With the Tony Awards just a month away, Ross and I will be blogging about the individual categories and who’d we like to see win. These aren’t predictions, per se. Sometimes who we want to win might be different from who will win—like any industry awards, the Tonys are often influenced by insider politics.
Today, we’ll start with two categories, Best Orchestrations and Best Choreography.
Christopher Austin, Don Sebesky, Bill Elliott, An American in Paris
John Clancy, Fun Home
Larry Hochman, Something Rotten!
Rob Mathes, The Last Ship
Loren’s Pick: Christopher Austin, Don Sebesky, Bill Elliott, An American in Paris
Ross’s Pick: John Clancy, Fun Home
Loren Says: “Unfortunately, the Gershwin score of An American in Paris is ineligible for a Tony this year because it’s not necessarily “new.” But the music team from Paris is as worthy as anyone of a win in this category. The rich orchestrations at the Palace Theater is one of the main draws for this show. It’s robust, gorgeous and moving.”
Ross Says: “For me, these two categories lack some of the excitement I feel when I look at some of the other ones, but I will have to agree with Loren that there isn’t much comparison. An American in Paris does shine in this department creating a wonderfully full texture of sound and music. But I am tempted to throw my weight behind Fun Home for the simple fact that the simplicity of the show and the music carried right through to the orchestrations, and added to the emotionality of the piece for me.”
Joshua Bergasse, On the Town
Christopher Gattelli, The King and I
Scott Graham & Steven Hoggett for Frantic Assembly, The Curious Incident of the Dog in the Night-Time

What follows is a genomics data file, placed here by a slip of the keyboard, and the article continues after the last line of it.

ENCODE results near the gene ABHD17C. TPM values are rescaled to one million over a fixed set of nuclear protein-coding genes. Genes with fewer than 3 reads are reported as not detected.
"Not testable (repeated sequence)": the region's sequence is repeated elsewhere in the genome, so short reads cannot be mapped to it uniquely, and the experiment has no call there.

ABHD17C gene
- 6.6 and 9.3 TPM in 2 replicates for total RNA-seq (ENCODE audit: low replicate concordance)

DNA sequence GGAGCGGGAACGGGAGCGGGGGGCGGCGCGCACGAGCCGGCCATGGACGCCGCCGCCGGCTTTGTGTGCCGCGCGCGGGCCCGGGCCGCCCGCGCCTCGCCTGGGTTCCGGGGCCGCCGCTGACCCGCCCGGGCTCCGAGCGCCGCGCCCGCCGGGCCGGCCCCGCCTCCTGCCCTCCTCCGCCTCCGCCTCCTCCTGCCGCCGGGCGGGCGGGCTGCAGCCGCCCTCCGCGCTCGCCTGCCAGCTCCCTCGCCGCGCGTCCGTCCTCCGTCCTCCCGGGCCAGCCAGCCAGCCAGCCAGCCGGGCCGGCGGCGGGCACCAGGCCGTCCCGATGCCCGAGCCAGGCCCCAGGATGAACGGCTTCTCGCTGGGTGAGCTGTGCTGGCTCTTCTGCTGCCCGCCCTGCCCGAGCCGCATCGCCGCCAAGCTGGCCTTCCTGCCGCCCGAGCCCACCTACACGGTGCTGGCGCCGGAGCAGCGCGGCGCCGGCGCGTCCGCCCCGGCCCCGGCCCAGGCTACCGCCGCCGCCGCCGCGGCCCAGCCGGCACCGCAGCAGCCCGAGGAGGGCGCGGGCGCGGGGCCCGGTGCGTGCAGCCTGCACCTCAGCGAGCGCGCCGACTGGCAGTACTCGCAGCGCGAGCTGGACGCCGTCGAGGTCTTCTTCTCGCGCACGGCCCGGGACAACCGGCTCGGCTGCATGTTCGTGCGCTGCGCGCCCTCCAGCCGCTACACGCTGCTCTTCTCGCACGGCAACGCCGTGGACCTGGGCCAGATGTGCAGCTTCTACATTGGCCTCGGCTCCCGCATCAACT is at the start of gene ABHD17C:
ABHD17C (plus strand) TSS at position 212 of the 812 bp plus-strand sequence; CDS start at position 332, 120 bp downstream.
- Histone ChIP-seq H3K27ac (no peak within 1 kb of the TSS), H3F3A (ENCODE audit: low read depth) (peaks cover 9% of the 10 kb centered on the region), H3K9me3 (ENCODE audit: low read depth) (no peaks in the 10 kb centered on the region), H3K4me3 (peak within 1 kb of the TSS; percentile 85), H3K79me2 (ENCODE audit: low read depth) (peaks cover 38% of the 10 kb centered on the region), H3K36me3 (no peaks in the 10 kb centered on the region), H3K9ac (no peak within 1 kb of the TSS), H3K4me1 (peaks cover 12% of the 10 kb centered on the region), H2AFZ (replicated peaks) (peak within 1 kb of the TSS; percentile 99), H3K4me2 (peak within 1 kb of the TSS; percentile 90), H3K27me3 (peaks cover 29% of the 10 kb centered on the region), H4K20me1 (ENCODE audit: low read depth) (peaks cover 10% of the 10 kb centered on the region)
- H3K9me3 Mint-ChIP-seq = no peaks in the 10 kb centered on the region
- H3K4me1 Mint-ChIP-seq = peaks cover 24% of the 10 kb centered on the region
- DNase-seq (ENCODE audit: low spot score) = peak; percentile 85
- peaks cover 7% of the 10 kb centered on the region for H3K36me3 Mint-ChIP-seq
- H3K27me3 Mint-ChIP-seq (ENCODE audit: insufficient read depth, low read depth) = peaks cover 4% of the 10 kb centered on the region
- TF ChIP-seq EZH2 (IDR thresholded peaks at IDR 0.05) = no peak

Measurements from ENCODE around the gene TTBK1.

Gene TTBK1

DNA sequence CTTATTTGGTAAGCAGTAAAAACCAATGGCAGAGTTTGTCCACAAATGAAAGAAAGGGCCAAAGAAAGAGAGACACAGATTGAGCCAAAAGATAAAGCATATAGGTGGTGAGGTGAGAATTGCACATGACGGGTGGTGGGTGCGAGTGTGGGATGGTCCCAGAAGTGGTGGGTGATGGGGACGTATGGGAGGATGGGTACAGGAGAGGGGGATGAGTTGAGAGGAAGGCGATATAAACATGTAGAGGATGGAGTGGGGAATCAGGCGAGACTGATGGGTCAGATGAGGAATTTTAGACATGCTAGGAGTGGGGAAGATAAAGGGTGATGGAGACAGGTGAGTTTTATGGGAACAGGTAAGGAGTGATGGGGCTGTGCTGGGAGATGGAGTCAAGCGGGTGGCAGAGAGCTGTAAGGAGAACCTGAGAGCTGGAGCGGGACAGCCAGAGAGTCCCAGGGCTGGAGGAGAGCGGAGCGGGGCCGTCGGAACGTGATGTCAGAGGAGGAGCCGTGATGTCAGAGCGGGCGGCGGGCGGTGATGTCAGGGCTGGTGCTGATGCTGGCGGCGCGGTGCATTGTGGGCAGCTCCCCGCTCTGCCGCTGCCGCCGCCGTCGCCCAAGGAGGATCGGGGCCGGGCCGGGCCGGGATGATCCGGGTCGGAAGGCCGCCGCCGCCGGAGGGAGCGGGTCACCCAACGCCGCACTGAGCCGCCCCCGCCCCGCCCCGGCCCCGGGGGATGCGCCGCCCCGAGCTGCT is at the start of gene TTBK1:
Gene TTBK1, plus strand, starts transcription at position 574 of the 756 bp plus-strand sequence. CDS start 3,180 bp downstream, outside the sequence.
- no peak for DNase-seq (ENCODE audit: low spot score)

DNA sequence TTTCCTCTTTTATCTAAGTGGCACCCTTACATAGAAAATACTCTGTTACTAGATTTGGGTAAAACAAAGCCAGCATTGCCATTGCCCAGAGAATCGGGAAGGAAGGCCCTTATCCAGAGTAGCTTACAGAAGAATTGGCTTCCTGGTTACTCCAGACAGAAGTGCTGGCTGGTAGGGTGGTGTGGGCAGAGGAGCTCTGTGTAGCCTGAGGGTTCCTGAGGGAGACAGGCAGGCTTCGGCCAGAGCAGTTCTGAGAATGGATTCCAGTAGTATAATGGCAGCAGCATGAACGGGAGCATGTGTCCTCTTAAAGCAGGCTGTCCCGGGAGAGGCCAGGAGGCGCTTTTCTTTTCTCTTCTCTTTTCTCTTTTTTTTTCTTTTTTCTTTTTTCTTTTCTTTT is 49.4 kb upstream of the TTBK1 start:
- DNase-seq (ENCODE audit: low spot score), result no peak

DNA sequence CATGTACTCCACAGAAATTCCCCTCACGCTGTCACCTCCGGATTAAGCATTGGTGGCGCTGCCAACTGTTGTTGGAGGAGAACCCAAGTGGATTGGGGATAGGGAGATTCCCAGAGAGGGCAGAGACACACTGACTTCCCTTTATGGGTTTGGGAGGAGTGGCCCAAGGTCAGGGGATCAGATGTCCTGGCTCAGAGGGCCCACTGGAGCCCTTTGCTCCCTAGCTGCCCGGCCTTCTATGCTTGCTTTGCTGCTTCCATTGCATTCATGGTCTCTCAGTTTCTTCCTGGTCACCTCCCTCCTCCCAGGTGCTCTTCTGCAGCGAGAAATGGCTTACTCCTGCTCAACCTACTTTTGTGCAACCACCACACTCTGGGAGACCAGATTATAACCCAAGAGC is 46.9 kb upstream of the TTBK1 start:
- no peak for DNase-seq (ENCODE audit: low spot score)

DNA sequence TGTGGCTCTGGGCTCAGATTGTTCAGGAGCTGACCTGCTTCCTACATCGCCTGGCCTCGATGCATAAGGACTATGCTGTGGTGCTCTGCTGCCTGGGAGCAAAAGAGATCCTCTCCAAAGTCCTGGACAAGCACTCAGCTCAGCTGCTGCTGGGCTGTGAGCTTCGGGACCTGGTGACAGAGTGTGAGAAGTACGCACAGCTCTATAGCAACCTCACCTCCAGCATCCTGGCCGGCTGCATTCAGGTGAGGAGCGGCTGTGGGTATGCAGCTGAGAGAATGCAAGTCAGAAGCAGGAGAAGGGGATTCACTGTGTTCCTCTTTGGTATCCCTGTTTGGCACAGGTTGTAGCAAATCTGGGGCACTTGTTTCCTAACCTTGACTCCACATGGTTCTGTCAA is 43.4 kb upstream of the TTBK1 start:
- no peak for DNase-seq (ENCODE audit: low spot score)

Casey Nicholaw, Something Rotten!
Christopher Wheeldon, An American in Paris
Loren’s Pick: Christopher Wheeldon, An American in Paris
Ross’s Pick: Scott Graham & Steven Hoggett for Frantic Assembly, The Curious Incident of the Dog in the Night-Time
Loren Says: “My hero this season is Chris Wheeldon. The debut Broadway director and choreographer is a genius. An American in Paris is the very definition of a dance-ical, and at Wheeldon’s skillful hands we get a range of emotions, interesting shapes, and a meld of classical and jazz. Wheeldon has a way of interpreting the familiar Gershwin score with movement that somehow makes the music even more beautiful. After the 11th hour ‘An American in Paris’ ballet, you’re at once left smiling and breathless.”
Ross Says: “I do believe Loren has nailed it again in his assessment, but I can’t help wanting the choreography award go to Frantic Assembly and the play, The Curious Incident of the Dog in the Night-Time. This play is simply stunning and part of its beauty lies in the movement of the actors especially in the moments of abstract dance and movement. I’m not sure that a play and it’s choreographer has ever been nominated in this category before, but I’m so excited to see them included. An American in Paris was glorious but it did not move me so completely as The Curious Incident of the Dog in the Night-Time did and I think the choreography played a very big role in that.”